- 1 US Tax Planning for Foreign Nationals
- 2 Are You Remaining a Foreign National?
- 3 FDAP Income
- 4 ECI Income
- 5 FIRPTA
- 6 Form 5472
- 7 Foreign National Who Becomes a US Person
- 8 Citizenship Based Taxation Is Not Just for Citizens
- 9 10% Ownership of a Foreign Corporation
- 10 PFIC (Ownership of Foreign Pooled Funds)
- 11 Ownership or Beneficiary of a Foreign Trust
- 12 Tax Treaties and Savings Clause
- 13 Sourcing Rules
- 14 Current Year vs. Prior Year Non-Compliance
- 15 Golding & Golding: About Our International Tax Law Firm
US Tax Planning for Foreign Nationals
When Foreign Nationals consider relocating to the United States or even just investing in the US economy, oftentimes the excitement of their new adventure overshadows proper US tax planning. Especially in a situation in which the taxpayer may be high-net-worth and/or have various foreign investments and assets, the taxpayer should properly plan to try to avoid any (unnecessary) tax surprises. For example, once a Foreign National becomes a US Person, they may unwittingly become the owner of a foreign trust, foreign corporation, and/or PFIC – just by gaining US status. The taxpayer may then become subject to the Controlled Foreign Corporation, GILTI, and Subpart F Income rule — and/or get hit with the PFIC tax. Let’s look at some very important aspects of US tax planning for foreign nationals.
Are You Remaining a Foreign National?
The strategies for US tax planning for foreign nationals will vary depending on whether or not the person becomes a US person or not. Here are four important tax issues for foreign nationals who will not become non-US persons:
FDAP refers to Fixed, Determinable, Annual, and Periodical. This is the type of income that is typically classified as passive income. When a person is a foreign national, non-resident alien (and has US-sourced income), they may be taxed 30% on that income. The amount of tax and/or withholding may be reduced, depending on whether there is a tax treaty and whether or not it is the type of income that qualifies for an ECI election.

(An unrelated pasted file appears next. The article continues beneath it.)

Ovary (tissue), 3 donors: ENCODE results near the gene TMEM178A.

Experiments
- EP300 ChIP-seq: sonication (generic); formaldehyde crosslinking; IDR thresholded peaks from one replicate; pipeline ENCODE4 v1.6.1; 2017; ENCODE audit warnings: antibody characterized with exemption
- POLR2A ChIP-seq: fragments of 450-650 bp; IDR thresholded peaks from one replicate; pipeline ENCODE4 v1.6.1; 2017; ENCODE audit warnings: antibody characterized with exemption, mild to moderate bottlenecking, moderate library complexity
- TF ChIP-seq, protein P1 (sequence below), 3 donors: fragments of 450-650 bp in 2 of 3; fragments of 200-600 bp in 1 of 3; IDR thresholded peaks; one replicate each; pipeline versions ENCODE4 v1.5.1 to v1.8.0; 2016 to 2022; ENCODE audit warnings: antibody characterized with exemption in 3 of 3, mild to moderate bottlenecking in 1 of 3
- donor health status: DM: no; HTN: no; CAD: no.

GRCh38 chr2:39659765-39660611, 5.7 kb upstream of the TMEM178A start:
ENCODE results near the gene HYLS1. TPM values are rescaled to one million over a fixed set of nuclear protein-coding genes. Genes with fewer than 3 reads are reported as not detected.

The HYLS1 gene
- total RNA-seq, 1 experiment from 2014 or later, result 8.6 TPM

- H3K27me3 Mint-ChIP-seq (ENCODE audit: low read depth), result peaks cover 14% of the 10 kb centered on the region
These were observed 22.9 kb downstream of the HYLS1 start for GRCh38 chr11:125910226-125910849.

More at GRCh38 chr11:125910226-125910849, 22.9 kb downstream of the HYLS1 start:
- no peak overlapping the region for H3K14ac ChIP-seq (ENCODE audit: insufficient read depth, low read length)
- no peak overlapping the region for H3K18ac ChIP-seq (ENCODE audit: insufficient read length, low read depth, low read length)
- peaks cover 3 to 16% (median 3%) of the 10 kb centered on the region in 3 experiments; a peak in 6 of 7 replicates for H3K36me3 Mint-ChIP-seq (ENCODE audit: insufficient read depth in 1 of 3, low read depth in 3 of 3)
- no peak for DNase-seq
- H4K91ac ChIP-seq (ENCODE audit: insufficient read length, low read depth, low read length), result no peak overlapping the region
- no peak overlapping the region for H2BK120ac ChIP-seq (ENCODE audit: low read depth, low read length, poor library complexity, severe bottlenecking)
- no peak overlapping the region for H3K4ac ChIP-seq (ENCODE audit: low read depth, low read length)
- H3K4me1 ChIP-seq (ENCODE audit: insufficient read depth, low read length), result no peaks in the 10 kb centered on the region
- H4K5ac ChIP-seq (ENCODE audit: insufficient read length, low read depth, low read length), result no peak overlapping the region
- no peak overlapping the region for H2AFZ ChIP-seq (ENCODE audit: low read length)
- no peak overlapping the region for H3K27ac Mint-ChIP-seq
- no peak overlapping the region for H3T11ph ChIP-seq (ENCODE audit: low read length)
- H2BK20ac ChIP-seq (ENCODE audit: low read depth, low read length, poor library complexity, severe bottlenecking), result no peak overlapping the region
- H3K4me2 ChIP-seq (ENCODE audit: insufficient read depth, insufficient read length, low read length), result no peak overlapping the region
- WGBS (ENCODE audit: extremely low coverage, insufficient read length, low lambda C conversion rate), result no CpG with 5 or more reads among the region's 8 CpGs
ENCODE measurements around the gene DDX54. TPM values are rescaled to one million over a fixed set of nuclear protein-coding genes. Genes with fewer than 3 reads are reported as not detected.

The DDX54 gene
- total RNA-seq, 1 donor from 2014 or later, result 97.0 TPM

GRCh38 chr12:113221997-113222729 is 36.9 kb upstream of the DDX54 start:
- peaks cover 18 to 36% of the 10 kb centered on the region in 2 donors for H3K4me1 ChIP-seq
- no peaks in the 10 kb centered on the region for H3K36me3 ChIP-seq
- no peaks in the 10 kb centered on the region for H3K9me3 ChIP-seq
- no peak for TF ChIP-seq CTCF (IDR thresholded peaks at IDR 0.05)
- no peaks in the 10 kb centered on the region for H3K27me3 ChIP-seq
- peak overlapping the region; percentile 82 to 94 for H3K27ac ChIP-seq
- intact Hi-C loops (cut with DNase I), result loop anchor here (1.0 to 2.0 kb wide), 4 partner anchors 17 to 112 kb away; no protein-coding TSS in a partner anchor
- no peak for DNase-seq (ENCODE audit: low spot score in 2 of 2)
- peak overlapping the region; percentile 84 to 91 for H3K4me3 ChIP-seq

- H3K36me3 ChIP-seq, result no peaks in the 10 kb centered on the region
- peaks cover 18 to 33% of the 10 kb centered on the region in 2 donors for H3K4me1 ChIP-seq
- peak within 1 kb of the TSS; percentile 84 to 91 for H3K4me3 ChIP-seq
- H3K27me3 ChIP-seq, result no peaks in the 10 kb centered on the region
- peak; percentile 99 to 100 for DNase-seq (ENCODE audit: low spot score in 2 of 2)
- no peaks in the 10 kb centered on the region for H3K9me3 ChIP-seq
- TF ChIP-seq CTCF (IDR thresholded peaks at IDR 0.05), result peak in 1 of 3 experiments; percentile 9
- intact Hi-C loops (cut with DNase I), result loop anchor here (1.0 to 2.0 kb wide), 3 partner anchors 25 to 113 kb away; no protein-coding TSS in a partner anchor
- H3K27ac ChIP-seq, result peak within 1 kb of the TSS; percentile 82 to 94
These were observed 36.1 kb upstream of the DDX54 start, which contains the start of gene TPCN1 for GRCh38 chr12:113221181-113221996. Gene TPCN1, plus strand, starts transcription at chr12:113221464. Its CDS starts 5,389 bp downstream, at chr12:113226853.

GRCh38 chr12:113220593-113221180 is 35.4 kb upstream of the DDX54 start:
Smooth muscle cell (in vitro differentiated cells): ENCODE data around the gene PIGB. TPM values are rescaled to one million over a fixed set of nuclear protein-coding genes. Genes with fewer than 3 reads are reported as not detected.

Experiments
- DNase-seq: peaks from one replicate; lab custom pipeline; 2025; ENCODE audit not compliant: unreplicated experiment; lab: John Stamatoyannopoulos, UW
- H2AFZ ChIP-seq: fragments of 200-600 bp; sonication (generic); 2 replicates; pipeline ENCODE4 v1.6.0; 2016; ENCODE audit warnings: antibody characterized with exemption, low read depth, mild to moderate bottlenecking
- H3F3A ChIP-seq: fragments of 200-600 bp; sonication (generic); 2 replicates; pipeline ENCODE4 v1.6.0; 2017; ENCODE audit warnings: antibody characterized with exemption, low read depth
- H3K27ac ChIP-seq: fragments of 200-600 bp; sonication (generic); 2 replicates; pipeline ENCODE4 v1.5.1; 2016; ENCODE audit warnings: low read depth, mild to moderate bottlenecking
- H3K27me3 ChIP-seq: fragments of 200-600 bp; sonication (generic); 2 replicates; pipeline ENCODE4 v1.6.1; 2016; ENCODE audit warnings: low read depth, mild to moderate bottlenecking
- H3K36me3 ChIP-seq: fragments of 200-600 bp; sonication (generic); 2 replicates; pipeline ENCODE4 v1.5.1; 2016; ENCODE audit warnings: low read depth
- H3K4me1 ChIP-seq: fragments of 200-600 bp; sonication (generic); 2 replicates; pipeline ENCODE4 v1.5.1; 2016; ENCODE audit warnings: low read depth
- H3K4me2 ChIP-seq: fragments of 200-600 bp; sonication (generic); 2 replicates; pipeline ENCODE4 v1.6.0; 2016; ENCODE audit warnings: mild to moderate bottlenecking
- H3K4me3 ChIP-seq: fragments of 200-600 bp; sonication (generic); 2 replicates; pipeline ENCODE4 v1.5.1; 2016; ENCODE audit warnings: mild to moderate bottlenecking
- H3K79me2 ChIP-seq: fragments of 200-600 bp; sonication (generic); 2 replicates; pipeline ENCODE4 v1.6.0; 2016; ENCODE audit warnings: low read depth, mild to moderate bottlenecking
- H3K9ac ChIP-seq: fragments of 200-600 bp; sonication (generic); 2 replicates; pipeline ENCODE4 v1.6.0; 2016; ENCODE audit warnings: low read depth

ECI refers to Effectively Connected Income. If a foreign national, non-resident alien has a US trade or business, then the tax on that income will be similar to if they were a US person. In other words, the taxpayer is generally taxed on ECI at the corresponding progressive tax rates, and some deductions are allowed. For example, while the default position for rental income in the United States would be FDAP, if a person makes an election for it to be treated as ECI, then they can take all the deductions that a person would otherwise take for their US rental income, that are typically found on Form 1040 Schedule E.
FIRPTA refers to the Foreign Investment in Real Property Tax Act. In general, capital gains generated by foreign nationals are not taxable in the United States – noting that certain exceptions, exclusions, and limitations may apply. Nevertheless, when a foreign national sells US real estate other USRPI (United States Real Property Interest), they are taxed on the gains and there are certain withholding requirements in accordance with FIRPTA.
Form 5472 is required by non-US persons who have ownership of certain US companies including US disregarded entities. When a Non-Resident Alien has ownership of certain US entities or disregarded entities, they are required to report the information on Form 5472 — usually accompanied by Form 1120. The failure to file Form 5472 may result in significant fines and penalties starting at $25,000.
Foreign National Who Becomes a US Person
When a foreign national becomes a US person, that’s when the real tax headaches can begin. But with proper tax planning, the taxpayer may be able to limit or eliminate certain US taxation. Let’s look at some of the more common issues:
Citizenship Based Taxation Is Not Just for Citizens